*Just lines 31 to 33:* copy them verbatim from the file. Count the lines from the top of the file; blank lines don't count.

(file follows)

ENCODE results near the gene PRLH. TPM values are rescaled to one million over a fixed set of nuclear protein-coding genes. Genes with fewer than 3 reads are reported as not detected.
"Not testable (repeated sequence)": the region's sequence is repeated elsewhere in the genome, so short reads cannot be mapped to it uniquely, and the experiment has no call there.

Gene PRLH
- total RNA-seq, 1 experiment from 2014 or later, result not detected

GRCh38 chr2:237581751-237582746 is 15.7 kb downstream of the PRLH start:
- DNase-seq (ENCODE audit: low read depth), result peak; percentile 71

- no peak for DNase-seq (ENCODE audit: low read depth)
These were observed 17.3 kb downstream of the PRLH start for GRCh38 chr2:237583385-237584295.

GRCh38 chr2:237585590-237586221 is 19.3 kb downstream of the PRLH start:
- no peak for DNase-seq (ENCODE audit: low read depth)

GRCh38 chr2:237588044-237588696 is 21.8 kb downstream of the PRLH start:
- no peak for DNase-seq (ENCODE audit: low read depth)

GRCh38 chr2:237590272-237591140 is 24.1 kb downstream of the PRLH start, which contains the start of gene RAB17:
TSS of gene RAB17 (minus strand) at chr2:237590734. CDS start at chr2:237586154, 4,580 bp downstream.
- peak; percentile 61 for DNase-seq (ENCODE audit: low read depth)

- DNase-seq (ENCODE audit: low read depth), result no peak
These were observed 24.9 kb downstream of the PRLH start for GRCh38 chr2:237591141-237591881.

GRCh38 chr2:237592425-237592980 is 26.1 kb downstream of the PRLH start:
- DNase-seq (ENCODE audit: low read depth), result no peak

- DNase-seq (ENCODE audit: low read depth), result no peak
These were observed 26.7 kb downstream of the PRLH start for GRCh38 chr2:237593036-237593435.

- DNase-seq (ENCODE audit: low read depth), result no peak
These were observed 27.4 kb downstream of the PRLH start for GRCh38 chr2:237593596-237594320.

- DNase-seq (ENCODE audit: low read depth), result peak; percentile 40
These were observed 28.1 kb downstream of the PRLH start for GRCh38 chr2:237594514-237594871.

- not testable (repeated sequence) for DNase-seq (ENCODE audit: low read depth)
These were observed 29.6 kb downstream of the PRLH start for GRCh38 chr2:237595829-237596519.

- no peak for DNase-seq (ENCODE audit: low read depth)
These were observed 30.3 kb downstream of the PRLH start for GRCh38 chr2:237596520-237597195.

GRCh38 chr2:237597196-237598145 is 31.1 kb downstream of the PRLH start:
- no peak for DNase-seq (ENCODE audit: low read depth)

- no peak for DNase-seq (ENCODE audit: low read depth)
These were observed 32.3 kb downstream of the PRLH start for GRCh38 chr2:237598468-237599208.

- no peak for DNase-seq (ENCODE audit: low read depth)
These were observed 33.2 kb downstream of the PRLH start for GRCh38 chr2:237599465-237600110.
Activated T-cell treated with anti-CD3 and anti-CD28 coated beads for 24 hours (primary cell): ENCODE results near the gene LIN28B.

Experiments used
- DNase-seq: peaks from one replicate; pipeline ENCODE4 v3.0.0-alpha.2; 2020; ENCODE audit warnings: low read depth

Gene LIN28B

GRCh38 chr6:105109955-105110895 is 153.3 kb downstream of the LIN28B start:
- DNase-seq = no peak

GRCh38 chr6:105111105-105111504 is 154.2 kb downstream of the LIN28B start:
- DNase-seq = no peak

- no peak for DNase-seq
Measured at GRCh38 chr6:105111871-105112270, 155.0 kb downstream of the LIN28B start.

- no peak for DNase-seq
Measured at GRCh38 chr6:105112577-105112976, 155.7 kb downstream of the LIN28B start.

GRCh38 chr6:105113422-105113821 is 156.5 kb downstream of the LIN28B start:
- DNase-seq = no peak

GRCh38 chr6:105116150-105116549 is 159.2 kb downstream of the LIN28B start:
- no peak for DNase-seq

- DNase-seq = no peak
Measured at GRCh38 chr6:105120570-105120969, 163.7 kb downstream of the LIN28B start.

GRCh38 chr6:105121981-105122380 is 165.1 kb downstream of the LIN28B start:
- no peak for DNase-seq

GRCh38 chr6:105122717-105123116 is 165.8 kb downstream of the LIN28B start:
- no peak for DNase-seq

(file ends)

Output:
- no peak for DNase-seq (ENCODE audit: low read depth)

- no peak for DNase-seq (ENCODE audit: low read depth)
These were observed 32.3 kb downstream of the PRLH start for GRCh38 chr2:237598468-237599208.